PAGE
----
According to Sightholders worries are now towards the August sight, which is currently planned to be a large one because of all the recent deferrals. They would like to see prices reduced by a high single digit or even a double digit, and the volume cut down significantly. Otherwise, they say, they won't be able to make the purchases with a quiet economic mind.
On Thursday, De Beers' parent company Anglo American released its semiannual results, showing that rough diamond sales fell 26% year-over-year to 14 million carats. According to Anglo, the sharp decline in sales reflected low levels of restocking by diamond manufacturers and dealers.
According to Anglo, De Beers' average selling price increased 7% to an average of $206 per carat during the first half of the year. This was due to a higher product mix sold, compared with the previous year. On the other hand, De Beers' rough price index declined on average 4% during the first six-month period, compared with 2014.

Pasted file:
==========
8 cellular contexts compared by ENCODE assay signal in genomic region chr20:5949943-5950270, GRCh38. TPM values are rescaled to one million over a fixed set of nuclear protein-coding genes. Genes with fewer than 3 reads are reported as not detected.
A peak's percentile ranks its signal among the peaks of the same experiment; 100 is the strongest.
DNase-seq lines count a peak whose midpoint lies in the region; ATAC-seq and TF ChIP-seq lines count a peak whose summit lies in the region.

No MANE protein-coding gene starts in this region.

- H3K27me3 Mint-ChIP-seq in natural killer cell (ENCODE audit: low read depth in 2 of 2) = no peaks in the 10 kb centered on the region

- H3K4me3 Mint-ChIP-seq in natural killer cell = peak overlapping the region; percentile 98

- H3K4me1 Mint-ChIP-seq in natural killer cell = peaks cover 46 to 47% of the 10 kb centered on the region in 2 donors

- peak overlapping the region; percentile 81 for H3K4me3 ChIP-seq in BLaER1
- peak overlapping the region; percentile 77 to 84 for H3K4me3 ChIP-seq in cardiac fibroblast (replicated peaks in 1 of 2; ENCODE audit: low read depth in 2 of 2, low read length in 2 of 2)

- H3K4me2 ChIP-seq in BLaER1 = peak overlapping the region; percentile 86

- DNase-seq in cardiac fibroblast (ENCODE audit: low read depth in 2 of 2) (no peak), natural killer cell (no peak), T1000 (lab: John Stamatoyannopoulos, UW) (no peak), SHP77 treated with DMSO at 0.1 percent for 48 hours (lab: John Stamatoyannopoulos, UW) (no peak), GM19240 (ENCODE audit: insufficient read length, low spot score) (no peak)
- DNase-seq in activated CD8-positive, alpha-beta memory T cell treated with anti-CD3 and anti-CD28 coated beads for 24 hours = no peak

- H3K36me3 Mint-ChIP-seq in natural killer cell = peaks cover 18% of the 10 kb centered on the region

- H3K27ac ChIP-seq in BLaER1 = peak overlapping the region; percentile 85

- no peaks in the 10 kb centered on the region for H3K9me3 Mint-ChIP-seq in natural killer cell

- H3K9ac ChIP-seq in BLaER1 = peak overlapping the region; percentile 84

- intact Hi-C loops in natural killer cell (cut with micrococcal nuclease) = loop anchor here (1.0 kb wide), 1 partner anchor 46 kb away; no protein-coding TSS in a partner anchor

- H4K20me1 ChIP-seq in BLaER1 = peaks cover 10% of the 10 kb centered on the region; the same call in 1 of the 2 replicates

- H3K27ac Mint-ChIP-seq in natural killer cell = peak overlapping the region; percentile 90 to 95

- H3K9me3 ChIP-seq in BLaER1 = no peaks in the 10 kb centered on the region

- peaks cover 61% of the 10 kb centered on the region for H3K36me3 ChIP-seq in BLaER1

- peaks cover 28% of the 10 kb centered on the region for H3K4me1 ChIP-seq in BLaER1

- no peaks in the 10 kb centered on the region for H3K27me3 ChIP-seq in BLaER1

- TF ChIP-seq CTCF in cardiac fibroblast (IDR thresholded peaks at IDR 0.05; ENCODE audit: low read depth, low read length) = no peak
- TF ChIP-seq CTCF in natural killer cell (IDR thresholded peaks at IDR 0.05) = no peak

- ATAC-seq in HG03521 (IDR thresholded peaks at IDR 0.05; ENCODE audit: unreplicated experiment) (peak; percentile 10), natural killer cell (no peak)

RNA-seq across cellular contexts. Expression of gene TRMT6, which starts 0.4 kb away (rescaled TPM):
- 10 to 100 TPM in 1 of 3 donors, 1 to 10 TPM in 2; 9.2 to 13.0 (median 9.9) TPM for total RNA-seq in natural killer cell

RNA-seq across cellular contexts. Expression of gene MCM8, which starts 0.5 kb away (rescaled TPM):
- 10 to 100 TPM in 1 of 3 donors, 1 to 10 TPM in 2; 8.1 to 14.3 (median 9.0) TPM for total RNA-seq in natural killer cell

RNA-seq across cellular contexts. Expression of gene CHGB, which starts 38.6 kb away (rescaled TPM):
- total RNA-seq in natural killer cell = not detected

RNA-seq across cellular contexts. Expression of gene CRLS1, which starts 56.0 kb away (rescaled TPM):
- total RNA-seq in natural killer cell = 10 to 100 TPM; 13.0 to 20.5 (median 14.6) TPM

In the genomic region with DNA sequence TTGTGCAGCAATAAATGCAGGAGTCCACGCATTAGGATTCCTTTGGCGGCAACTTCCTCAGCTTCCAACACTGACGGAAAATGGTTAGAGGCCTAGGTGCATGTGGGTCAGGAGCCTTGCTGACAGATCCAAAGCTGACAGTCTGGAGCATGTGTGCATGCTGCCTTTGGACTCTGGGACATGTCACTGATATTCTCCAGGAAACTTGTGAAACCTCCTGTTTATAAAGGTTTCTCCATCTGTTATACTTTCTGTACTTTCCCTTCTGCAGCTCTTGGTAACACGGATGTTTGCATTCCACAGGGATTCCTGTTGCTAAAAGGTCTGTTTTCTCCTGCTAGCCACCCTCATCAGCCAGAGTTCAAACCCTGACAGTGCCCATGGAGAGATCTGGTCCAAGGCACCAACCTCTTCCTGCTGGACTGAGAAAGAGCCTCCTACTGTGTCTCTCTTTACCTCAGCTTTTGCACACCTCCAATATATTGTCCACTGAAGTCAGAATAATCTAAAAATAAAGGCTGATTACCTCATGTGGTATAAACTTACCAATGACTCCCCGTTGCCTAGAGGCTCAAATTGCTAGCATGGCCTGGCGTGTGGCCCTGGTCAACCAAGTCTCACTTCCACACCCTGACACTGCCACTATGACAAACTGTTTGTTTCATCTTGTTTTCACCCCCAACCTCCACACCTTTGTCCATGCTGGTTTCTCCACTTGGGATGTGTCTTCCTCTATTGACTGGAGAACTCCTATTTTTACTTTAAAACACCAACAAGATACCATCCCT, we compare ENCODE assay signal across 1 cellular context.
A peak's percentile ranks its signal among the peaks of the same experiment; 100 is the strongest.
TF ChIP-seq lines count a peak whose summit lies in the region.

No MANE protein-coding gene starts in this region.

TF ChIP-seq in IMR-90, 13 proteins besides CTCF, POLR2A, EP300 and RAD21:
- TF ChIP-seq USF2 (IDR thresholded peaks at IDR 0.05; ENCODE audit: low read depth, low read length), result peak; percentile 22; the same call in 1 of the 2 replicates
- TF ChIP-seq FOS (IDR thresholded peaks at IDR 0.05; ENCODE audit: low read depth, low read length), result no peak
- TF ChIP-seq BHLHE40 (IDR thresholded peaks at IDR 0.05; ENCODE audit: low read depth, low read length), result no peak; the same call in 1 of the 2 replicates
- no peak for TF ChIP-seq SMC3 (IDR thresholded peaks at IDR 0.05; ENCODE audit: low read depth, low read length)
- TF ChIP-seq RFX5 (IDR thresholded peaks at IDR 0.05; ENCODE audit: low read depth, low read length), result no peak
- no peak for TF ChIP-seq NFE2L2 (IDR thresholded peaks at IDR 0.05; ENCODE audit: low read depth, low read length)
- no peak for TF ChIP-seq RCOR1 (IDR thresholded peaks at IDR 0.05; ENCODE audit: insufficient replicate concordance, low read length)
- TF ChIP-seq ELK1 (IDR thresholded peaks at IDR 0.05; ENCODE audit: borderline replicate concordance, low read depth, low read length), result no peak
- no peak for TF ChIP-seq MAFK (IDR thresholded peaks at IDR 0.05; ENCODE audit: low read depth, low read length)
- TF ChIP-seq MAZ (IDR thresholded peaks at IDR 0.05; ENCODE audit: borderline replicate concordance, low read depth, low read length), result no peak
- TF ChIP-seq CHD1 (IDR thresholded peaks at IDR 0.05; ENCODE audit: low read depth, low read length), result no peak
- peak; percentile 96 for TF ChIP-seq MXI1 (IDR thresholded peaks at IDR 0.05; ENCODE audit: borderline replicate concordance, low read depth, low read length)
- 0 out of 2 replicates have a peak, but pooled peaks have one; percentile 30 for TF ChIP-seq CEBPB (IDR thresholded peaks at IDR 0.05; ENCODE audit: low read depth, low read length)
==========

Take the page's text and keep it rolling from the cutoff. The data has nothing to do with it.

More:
In response to the reduction in sales, De Beers reduced production at the Venetia and Jwaneng tailings treatment plants. It also stated that lower grades and reduced plant availability at the Orapa mine in Botswana affected overall production.
Production fell 6% to 7.96 million carats in the second quarter, and by 3% to 15.63 million carats in the first half of the year. The miner reiterated its lower production forecast for the year, to 30--32 million carats, down from the 32-34 million carats it planned to extract.
Production at Debswana, De Beers’ diamond mining unit in Botswana, fell 6% to 5.913 million carats. At Namdeb, production dropped 15%. In South Africa it declined 5% and in Canada production declined 11%.
Rio Tinto production rises
Rio Tinto’s rough diamond production jumped 23% to 4.7 million carats during the last quarter, according to a production report published on Thursday. The rise was mainly driven by the ramp-up of production at the Argyle underground mine. Production at the Australian mine increased 37% to 3.4 million carats.